A classic of military history about the smaller, personal battles of the First World War
Mr Ashworth has written what he intends to be a scholarly study of ways in which soldiers on opposite sides of No Man's Land made life a little more peaceful for themselves by refraining from active warfare. There is very little in the way of first- or second-hand description of trench life, and instead the book concentrates on a dry, quasi-academic analysis of the live and let live phenomenon.
The style, however, is more schoolmaster than scholar and after a few chapters it becomes quite grating. The book is also far longer than is necessary (not that it is particularly long anyway - 226 pages) and I am quite sure that what he has to say could have been covered in half the space. More of a long essay than a book. To achieve this supposedly more respectable length, the author seems to have taken the old trainer's adage to heart - "Tell them what you're going to tell them, tell them, tell them what you've told them". Just to be on the safe side, he has then added "tell them again, and again".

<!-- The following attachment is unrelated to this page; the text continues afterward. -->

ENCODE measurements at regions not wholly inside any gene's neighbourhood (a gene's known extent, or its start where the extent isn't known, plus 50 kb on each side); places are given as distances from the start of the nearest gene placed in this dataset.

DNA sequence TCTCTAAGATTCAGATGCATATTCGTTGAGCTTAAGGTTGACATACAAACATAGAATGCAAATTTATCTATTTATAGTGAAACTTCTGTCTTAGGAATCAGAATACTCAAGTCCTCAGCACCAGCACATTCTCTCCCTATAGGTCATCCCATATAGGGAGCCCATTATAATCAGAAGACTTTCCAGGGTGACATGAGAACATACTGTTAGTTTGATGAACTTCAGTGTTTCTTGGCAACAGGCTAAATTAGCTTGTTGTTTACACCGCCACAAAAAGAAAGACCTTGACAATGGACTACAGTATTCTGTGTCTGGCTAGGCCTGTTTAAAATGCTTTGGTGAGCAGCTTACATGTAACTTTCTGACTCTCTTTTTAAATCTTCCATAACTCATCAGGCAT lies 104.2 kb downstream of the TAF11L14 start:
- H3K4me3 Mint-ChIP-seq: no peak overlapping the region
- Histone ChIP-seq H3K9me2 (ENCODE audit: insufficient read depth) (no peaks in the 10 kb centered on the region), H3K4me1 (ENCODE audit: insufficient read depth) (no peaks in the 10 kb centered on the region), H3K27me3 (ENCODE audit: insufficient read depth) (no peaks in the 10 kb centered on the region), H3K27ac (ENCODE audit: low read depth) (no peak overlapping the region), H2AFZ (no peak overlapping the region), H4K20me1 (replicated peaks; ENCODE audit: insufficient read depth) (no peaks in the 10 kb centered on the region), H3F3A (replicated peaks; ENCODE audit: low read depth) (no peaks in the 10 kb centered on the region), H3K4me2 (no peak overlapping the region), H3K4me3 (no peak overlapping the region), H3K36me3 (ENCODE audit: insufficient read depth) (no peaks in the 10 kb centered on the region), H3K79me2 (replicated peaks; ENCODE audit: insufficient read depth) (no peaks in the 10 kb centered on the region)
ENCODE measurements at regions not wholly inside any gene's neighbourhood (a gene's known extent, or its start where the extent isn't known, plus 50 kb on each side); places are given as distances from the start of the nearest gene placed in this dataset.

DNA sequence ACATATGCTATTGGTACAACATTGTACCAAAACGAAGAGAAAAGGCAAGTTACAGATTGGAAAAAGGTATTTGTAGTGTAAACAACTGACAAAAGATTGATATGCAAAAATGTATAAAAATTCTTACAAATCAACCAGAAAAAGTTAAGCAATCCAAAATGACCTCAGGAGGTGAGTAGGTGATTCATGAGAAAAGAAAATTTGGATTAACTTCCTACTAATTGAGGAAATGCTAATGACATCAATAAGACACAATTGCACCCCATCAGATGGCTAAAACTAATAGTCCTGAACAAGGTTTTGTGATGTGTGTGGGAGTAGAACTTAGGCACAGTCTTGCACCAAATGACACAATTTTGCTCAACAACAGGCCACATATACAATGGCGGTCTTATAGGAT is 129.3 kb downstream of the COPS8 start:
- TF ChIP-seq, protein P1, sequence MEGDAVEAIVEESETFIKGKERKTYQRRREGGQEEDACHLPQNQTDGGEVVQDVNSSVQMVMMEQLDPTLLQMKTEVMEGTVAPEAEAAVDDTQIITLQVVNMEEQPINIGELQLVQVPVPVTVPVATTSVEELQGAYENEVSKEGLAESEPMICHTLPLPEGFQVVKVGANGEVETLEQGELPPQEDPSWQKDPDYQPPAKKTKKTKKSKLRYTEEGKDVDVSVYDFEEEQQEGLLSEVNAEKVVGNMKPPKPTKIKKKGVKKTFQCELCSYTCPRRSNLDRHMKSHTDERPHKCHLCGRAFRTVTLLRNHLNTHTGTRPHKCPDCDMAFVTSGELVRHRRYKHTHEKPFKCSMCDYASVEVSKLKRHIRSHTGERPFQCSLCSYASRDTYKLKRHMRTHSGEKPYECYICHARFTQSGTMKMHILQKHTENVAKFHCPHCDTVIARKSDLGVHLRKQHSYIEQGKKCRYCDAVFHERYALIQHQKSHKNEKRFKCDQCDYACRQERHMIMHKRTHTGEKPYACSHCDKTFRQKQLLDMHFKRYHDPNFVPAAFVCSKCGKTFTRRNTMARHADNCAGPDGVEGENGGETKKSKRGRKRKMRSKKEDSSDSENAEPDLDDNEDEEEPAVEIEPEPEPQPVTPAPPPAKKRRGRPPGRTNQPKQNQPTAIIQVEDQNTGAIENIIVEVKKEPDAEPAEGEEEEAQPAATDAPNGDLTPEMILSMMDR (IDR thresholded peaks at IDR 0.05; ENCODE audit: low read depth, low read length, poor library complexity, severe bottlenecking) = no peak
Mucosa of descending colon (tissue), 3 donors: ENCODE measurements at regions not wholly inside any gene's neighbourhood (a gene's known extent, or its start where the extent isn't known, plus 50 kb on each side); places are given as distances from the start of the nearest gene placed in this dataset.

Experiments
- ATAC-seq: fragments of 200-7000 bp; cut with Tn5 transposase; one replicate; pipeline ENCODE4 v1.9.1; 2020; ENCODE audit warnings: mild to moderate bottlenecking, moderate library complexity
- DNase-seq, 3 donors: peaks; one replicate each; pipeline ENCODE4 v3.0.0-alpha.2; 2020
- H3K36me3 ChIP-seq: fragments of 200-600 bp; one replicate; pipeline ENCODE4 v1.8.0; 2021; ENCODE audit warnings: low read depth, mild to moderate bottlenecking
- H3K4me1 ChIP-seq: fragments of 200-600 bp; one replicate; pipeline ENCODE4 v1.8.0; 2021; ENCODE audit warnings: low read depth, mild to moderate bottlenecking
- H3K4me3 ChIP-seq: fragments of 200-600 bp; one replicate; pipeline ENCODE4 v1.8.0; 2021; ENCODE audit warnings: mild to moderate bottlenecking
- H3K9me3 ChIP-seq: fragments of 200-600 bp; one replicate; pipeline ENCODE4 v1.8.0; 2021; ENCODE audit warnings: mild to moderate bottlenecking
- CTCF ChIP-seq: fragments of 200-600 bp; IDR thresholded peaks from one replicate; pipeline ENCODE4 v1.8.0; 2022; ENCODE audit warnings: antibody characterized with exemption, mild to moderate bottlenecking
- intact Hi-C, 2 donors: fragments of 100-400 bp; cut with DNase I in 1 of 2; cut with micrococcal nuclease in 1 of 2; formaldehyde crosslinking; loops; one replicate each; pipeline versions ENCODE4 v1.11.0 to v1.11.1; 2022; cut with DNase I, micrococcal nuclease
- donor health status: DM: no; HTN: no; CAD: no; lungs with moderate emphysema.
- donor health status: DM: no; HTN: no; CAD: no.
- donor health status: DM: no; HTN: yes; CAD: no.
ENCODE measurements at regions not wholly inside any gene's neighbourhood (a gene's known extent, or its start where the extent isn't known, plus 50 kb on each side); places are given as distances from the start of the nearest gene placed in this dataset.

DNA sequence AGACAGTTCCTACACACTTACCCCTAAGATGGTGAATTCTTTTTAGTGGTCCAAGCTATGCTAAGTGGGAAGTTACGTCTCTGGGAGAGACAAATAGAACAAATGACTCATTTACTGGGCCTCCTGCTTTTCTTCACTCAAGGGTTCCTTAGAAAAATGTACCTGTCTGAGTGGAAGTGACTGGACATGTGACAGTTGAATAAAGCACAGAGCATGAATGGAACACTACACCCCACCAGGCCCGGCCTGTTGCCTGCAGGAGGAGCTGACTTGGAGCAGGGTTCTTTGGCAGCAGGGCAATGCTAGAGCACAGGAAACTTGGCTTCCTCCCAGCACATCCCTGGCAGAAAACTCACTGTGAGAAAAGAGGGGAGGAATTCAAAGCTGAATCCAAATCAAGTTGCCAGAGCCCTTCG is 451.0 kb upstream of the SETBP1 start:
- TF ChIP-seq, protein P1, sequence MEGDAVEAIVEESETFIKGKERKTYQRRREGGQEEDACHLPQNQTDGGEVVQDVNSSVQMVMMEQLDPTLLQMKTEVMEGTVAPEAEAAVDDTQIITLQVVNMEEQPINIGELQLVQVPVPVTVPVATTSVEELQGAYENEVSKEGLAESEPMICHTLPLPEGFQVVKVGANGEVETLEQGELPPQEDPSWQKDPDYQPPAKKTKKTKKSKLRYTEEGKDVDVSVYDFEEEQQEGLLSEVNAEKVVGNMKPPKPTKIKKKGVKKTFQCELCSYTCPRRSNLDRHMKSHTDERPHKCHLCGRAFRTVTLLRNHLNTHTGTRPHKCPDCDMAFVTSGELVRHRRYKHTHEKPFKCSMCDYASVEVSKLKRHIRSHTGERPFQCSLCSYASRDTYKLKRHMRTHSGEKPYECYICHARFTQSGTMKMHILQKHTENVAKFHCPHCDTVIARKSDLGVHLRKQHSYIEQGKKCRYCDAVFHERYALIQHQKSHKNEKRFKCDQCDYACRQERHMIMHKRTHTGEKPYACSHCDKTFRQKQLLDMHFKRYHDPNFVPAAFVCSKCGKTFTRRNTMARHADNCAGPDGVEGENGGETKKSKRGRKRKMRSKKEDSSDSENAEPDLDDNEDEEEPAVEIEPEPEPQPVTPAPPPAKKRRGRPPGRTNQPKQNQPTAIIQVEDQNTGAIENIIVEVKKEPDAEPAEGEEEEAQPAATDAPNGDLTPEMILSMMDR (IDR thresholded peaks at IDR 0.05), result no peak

Stripped down to essentials, the book does make one or two interesting observations.Read more ›